Also, here’s another
    interesting chart
    of the Change in MEW as a % of Nominal GDP.

  3. Neal commented on Apr 24

    From CNN, “It’s pretty surprising,” Morningstar analyst Joseph Beaulieu said of Target’s lowered forecast. “I don’t think anyone really understands what’s going on.”

    Where do they come from? Oh, I forgot, Wall Street, where this will be spun to good news in a few hours.

  4. Philippe commented on Apr 24

    Courtesy of Mr Kash you may have an answer to the distribution of loans and consumer extraction when reading the consolidated assets of the banking system in the US.
    Please see the address:

    The real estate /commercial exposure in the banking system is of around 4 Trillion USD where home equity is amounting to 471 BILLION USD and mortgage back security 964 BILLION USD.
    The consumer is hurt through several measures:
    Home equity
    Mortgage back securities which are depreciated in value
    Existing household indebtness is standing at 100 % of GDP and was around 20% in the 60’s.
    As for the banking system it is under stress and figures should become more accurate at some point of time as not all the titrisation are made without any residual portion of risk for the issuer.

  5. me commented on Apr 24

    If equity withdrawls had no effect on spending, what did people do with the money?

    If they invested it (in foreign stocks) wouldn’t they be better off wealth wise?

    So it follows they must not be better off wealth wise if they now want to sue the lenders that “duped” them into buying house they couldn’t afford.

    My wife and I never bought a house that we couldn’t pay for with one income. So how stupid do you have to be to buy a house you cannot afford?

    A couple my wife works with had their credit cards maxed out so bad they couldn’t afford to take their pet to the vet, yet they refinanced their hovel, extracting about 50 grand to use for a new roof and pay off the credit cards. Instead, they bought no roof (still leaks) and a new $30,000 camping trailer.

    You have to be nuts not to think that a trillion a year in equity extraction did not finance consumption.

    If companies saw this consumption as permanent (rather than than temporary refinancing), wouldn’t they invest cash in the business? Yet business investment, the savior of the economy, is falling, at least in the US.

  6. TheFinancialPhilosopher commented on Apr 24

    I believe the idea behind intelligent Blogs such as TBP is to make observations based on the big economic picture that will provoke thought and stimulate additional intelligent thought — not to make predictions. I agree that only a fool would shrug off MEW as a no-impact factor in the big economic picture while I also agree with the previous post that it would be equally foolish to assume that MEW is the sole driving force of the economy and financial markets. In my view, it is wise to acknowledge MEW’s significance as a vehicle to perpetuate the voracious appetite of the American consumer, who will continue to spend, even as the “equity tap” runs dry. That is a behavioral issue more than a capacity issue. Eventually, Americans will slow their consumption to “digest” all they have consumed — we just do not know when that will take place. In the mean time, it would be wise to resist the temptation of choosing one side of an argument and insisting it is correct. As Shakespeare so eloquently wrote in one of his plays, “The fool doth think he is wise, but the wise man knows him self to be a fool…”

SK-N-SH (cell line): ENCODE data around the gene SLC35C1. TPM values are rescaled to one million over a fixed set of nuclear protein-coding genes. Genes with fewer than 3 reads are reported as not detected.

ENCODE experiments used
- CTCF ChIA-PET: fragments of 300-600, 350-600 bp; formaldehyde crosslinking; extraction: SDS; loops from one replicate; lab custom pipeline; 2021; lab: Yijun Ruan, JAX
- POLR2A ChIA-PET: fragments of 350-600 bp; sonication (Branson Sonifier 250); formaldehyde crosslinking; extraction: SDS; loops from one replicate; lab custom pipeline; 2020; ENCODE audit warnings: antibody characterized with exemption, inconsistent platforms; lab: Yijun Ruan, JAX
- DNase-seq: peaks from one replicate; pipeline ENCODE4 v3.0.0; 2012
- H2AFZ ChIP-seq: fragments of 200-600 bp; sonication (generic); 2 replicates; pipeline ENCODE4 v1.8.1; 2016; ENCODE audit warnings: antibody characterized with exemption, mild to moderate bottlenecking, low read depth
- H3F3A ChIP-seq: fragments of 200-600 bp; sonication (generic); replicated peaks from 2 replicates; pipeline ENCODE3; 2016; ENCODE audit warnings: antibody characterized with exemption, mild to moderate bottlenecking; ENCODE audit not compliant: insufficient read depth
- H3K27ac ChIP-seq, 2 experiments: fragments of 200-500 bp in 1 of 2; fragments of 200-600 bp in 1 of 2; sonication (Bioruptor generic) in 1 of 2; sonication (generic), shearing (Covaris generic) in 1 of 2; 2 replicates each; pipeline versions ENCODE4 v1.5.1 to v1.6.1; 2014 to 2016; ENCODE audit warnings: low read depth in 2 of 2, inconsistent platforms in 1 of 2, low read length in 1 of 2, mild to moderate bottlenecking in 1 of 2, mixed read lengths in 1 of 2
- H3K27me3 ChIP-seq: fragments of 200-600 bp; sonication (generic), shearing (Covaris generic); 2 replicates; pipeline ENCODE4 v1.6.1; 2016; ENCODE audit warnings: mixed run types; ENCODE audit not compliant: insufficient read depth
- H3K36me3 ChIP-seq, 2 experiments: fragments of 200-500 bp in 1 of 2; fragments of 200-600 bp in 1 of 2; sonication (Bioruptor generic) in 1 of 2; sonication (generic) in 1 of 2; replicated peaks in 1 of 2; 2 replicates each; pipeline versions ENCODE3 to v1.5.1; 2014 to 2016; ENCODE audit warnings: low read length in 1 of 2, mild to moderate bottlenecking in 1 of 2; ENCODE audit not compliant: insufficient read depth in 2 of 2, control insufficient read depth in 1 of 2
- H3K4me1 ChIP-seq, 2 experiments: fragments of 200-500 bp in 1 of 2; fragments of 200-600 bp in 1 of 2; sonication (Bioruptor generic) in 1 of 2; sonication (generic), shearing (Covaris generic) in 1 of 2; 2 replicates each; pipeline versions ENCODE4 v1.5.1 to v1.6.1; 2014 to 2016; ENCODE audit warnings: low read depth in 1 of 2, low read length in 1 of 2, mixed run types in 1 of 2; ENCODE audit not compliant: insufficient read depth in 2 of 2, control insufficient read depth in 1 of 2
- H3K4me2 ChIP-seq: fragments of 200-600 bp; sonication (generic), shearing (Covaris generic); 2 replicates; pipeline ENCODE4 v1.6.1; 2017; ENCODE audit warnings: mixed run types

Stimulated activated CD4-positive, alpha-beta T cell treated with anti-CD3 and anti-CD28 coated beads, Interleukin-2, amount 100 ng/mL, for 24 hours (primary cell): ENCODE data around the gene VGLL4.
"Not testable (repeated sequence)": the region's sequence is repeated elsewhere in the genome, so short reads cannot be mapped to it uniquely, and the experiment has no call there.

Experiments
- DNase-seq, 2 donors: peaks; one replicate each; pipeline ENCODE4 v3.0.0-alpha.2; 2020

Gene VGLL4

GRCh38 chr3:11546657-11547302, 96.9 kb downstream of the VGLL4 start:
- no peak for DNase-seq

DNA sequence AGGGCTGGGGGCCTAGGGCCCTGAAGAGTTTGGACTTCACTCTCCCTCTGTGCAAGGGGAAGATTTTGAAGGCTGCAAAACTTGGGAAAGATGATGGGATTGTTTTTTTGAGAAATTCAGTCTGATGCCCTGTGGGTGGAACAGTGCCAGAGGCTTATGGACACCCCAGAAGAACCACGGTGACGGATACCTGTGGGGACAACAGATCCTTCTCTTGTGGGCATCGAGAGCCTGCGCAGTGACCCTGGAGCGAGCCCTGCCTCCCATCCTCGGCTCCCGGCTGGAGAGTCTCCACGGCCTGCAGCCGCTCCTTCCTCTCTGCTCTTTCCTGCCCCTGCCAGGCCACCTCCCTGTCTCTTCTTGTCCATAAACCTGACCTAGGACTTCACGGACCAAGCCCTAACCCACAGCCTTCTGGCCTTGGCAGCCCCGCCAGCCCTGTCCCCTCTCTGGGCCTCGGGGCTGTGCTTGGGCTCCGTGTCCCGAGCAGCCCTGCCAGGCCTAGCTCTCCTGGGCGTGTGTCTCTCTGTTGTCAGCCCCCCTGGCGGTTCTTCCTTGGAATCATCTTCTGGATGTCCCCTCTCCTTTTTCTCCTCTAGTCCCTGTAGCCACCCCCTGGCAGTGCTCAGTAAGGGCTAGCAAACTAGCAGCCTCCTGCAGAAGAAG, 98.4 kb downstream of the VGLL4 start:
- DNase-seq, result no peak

Kent (aka The Financial Philosopher)

  7. Michael Schumacher commented on Apr 24

    Why is it that some people need to be strangled with “empirical evidence” in order to even acknowledge anything other than there own false beliefs?…

    You pretty much answered that question in your opening sentence:

    I don’t see how any intelligent, observant, intellectually honest person can claim that there has been zero impact on consumer spending by the giant spree of HELOCs and Refis over the past 5 years. Its simply beyond my capacity to imagine that opaqueness.

    Does the term Ostrich mean anything here??? I bet it does.


  8. Neal commented on Apr 24

    While it may be fine for the “Financial Philosopher” to sit comfortably in the back seat of the car enjoying the ride as it comes, sometimes it helps to rise above the immediate and get the “big picture” from a wider perspective. One might see that the road ahead is washed out by a torrent of foreclosures and bankruptcies and that the bridge to be built by capex is woefully inadequate.

  9. Swiss Boy commented on Apr 24

    Spain, which had witnessed a pretty big housing bubble, seems to be coming to its senses and the homebuilders are losing anywhere from 5 to 20% on the spanish stock market today.

  10. Michael C. commented on Apr 24

    It would be interesting to see what items/sectors MEW went into. A dollar is a dollar, but I would think if you surveyed people that their MEW went more into cars and TVs than their health insurance premium.

    Also, there has to be some normalizing of MEW with appreciation of home prices and lower rates. One would naturally expect nominal MEW to increase as home prices increase and the cost of borrowing decreases. It would be interesting to see a normalized chart taking into account these variables in order to ascertain how much MEW has truly deviated from the normal curve.

  11. Mike M commented on Apr 24

    Burning the furniture to stay warm. How can unproductive debt growth (explosion) be a good thing?

  12. Michael C. commented on Apr 24

    Well, I think the headlines just released speak for themselves: